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Merle Haggard's breathing easier now

The country music legend, 71, is up, around and touring again after a bout with lung cancer.

February 01, 2009|Randy Lewis

REDDING, CALIF. — Back in 1973, the country was in the grip of economic woes. A beleaguered Republican president was overseeing an unpopular war abroad and gradually had lost the support of the American people.

The musical response from Merle Haggard at the time was "If We Make It Through December," a sobering song that spent a month at No. 1 on the country chart and became one of the singer-songwriter's signature compositions for its compassionate look at the plight of working people across the land.

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If we make it through December / Everything's gonna be all right I know / It's the coldest time of winter / And I shiver when I see the fallin' snow

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Three and a half decades later, Haggard sits in the living room of his Northern California home on 168 rolling acres, a few bumpy, dusty miles outside of Redding. Along with the rest of the country, he's made it through another difficult December -- his 72nd -- into a new year.

His cobalt-blue eyes are trained on the widescreen TV monitor mounted on the wall across the cozy room. The Bloomberg News channel is on, and stock prices crawl relentlessly across the bottom of the screen on the day after Barack Obama's inauguration as the 44th president of the United States.

Most stocks, and Haggard's spirits, are up.

He confesses "I didn't vote for Obama," but can't deny the political and emotional sea change that the Illinois senator's ascension to the chief executive's office represents. "We're probably guilty of living up to the Constitution for the first time in the history of America, which is really something to say," Haggard says softly, looking a little battle-scarred in his Army-surplus jacket, black T-shirt, blue denim jeans and golden-brown ostrich boots.

Such a feeling has taken his muse in the opposite direction from the doubt he felt back in the dark days of Vietnam and Watergate. On the weekend before Obama took his oath of office, Haggard knocked out a new song called "Hopes Are High" and quickly recorded a demo version in one of the two studios he has set up at home. He points the remote in his right hand toward the audio system under the TV screen, clicks a button and his own voice comes wafting out, as light and happy as perhaps it's ever sounded:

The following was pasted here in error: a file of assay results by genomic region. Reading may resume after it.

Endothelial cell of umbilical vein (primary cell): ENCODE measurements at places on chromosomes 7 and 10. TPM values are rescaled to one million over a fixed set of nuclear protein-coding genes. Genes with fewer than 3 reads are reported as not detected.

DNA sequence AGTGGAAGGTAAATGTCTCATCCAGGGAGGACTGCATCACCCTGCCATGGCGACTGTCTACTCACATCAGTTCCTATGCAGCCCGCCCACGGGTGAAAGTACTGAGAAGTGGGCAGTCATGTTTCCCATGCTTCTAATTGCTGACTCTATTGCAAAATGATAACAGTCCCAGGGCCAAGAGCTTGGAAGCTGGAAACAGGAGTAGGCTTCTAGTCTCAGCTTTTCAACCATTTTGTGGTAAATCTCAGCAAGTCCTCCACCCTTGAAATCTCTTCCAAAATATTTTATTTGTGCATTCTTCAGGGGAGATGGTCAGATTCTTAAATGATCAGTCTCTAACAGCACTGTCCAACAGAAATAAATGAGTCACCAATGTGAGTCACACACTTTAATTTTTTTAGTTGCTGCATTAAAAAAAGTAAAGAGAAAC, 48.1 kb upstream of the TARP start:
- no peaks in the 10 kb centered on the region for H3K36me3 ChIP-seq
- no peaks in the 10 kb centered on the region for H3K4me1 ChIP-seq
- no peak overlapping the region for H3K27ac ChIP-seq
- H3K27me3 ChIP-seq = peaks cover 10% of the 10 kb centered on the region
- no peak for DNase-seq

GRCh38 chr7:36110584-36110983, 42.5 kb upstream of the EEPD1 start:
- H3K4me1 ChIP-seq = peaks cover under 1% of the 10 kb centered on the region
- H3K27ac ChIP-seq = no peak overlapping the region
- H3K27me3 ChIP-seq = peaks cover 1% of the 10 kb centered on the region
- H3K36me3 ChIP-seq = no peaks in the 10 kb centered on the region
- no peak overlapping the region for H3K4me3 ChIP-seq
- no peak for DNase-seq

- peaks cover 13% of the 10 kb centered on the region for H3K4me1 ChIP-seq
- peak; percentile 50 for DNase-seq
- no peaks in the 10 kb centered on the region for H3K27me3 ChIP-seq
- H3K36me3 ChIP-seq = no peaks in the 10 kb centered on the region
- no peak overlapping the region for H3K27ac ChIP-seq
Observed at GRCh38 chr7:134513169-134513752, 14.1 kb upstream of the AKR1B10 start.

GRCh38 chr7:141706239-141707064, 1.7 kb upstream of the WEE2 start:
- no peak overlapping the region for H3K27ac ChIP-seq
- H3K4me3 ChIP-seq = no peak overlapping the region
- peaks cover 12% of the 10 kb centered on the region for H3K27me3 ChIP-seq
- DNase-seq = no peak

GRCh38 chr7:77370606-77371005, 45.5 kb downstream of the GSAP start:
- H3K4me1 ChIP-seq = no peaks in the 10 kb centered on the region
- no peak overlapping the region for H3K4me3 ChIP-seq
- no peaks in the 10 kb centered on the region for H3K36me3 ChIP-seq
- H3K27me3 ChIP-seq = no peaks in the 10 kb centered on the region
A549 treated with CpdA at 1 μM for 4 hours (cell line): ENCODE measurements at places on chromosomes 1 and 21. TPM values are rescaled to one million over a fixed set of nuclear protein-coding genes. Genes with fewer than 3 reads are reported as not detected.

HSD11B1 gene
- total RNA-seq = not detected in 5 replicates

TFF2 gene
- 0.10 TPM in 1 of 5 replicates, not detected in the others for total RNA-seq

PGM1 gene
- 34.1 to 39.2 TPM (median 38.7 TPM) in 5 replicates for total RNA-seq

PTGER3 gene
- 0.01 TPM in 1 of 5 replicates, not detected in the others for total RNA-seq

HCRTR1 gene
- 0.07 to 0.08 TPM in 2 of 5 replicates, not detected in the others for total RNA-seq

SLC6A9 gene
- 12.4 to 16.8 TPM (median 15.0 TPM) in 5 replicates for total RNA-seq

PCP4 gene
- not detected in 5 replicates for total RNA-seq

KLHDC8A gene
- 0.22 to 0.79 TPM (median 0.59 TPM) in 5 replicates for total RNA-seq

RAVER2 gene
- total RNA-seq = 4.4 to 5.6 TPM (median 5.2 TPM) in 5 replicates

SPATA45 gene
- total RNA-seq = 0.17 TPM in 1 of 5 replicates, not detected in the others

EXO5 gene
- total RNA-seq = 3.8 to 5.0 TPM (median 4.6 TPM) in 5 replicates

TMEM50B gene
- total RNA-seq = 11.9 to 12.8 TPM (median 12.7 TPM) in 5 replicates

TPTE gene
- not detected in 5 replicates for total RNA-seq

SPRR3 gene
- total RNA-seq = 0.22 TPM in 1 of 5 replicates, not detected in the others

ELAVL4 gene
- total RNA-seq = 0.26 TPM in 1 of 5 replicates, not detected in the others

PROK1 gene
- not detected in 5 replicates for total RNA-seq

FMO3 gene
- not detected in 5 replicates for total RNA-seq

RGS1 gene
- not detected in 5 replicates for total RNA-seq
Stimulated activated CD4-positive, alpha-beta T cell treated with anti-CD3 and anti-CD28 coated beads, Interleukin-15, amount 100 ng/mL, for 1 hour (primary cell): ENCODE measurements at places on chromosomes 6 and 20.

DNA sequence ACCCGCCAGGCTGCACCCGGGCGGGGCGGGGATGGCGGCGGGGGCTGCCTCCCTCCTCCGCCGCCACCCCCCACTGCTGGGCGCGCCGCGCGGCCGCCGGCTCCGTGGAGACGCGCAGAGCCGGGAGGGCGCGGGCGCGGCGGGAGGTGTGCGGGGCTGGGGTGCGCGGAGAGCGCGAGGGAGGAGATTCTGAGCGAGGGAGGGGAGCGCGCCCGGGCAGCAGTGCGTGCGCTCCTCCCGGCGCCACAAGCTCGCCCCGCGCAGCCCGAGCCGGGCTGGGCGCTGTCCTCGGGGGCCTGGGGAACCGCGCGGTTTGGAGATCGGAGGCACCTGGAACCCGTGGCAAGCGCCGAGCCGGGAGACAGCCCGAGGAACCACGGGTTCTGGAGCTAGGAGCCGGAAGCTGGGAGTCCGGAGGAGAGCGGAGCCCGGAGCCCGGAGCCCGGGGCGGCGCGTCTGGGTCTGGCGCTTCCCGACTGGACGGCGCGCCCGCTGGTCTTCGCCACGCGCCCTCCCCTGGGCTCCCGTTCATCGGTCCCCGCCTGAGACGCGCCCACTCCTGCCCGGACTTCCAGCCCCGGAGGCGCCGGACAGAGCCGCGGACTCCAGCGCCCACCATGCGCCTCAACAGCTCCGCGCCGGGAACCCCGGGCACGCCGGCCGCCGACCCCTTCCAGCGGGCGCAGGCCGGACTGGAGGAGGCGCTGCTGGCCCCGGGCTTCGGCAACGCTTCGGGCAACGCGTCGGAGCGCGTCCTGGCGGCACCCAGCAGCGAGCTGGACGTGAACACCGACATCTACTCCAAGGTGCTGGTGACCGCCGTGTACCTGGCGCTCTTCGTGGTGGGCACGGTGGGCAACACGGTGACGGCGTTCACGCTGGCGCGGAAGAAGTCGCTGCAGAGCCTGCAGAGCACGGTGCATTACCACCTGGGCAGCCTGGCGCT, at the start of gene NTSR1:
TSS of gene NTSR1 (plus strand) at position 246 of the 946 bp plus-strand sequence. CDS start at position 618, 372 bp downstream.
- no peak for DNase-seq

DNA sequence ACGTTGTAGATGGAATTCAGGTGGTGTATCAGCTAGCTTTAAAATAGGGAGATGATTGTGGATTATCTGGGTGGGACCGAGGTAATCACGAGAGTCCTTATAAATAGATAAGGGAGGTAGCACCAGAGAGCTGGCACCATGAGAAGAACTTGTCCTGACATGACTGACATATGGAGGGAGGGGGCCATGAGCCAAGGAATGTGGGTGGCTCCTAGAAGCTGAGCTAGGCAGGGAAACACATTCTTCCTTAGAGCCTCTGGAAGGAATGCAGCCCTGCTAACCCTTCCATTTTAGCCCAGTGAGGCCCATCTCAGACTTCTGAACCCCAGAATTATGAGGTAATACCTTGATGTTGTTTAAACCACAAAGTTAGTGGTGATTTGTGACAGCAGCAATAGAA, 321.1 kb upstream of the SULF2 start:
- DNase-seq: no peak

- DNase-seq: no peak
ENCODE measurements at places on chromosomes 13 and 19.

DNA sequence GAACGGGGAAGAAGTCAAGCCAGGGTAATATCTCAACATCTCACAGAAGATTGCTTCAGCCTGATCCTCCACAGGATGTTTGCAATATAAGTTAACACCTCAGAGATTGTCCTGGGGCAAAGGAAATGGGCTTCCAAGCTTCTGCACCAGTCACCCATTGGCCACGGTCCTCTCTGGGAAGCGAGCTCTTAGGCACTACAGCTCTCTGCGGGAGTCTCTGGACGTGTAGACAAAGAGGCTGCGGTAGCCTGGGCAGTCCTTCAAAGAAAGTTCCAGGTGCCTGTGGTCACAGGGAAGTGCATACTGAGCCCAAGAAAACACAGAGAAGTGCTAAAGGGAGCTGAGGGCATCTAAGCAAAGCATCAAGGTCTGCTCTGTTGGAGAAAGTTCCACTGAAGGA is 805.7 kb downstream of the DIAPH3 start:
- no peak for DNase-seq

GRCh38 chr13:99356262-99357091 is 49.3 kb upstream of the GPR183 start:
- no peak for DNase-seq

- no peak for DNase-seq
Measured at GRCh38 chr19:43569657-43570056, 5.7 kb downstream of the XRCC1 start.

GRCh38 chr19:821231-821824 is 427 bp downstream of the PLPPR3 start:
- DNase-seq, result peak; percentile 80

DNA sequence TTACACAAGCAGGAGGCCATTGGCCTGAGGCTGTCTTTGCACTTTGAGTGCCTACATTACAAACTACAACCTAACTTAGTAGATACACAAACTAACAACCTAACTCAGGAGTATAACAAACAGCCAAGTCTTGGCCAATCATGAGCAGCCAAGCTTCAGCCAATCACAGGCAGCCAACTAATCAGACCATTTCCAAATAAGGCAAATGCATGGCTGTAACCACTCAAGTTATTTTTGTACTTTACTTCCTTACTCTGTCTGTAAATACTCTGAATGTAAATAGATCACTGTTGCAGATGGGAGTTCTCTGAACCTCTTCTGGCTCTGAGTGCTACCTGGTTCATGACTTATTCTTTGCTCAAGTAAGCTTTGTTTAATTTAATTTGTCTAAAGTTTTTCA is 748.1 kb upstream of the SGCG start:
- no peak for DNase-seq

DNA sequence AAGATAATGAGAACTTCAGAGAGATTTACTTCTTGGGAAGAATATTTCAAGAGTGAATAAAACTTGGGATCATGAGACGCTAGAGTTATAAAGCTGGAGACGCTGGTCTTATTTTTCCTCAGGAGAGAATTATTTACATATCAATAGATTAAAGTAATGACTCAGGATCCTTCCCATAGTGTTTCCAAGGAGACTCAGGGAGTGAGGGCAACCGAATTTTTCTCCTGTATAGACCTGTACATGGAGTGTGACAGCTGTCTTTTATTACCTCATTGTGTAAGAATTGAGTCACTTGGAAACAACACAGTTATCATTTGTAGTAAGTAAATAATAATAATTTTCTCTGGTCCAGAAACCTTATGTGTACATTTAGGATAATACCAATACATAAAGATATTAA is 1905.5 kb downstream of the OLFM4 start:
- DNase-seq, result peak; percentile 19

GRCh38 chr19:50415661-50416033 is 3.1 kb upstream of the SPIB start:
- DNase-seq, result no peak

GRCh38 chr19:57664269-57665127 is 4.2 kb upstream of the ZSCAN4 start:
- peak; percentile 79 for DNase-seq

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We've got the bad times behind us

And the good times up ahead . . .

And we've got sunshine and a new guy

And hopes are high

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Haggard has double reason to be feeling hopeful: He's just won a bout with lung cancer, and now is apparently clear of the disease after surgeons removed a lemon-size lump from his chest. He's more than ready to get back on the concert trail and will bring his celebrated band, the Strangers, back to the Southland for a performance Thursday at the Grove in Anaheim.

"I got real lucky, I tell you," says the man widely considered the greatest country songwriter since Hank Williams and one of the genre's most influential singers ever. "They got in there, they got it all, and there wasn't nothin' else in there . . . I didn't have to do no chemo, no radiation, I just had to heal up. How lucky can you get?"

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A nagging cough

Haggard didn't have a compelling reason when he decided to go in for a chest X-ray last May, just an awareness that it had been a couple of years since his last one, coupled with a nagging cough he figured he'd better look into. The X-ray revealed a lump in his right lung, a little more than an inch in diameter.

He didn't have a biopsy, but opted to wait for a while to see what happened. A few months later, it had grown, he said, so he went in for surgery in November. He chose to have the operation at Memorial Hospital in Bakersfield, near his birthplace in Oildale.

During the procedure, doctors spotted a second growth they hadn't seen on the X-ray, and removed that too. Both were cancerous -- non-small cell lung cancer, a slower-growing type than the more aggressive oat cell cancer. "I didn't realize how bad a shape I was in before the surgery," Haggard says, a simulated fire roaring in the fireplace to his right, "until just the last couple of weeks, when I got to where I could cough and sneeze without hurting."

On the mantel above the fake fire are two Grammy Awards, one for his 1984 vocal on his single "That's the Way Love Goes," the other for a multi-artist collaboration on the song "Same Old Train" in 1998. The Grammys sit below a plaque he was awarded by the Jimmie Rodgers Foundation for his contributions to upholding the "blue yodeler" tradition of Rodgers, often referred to as "the father of modern country music" and one of Haggard's heroes. A couple of DVDs documenting another of his major influences, western swing pioneer Bob Wills, occupy the lower shelf of the coffee table in front of him.

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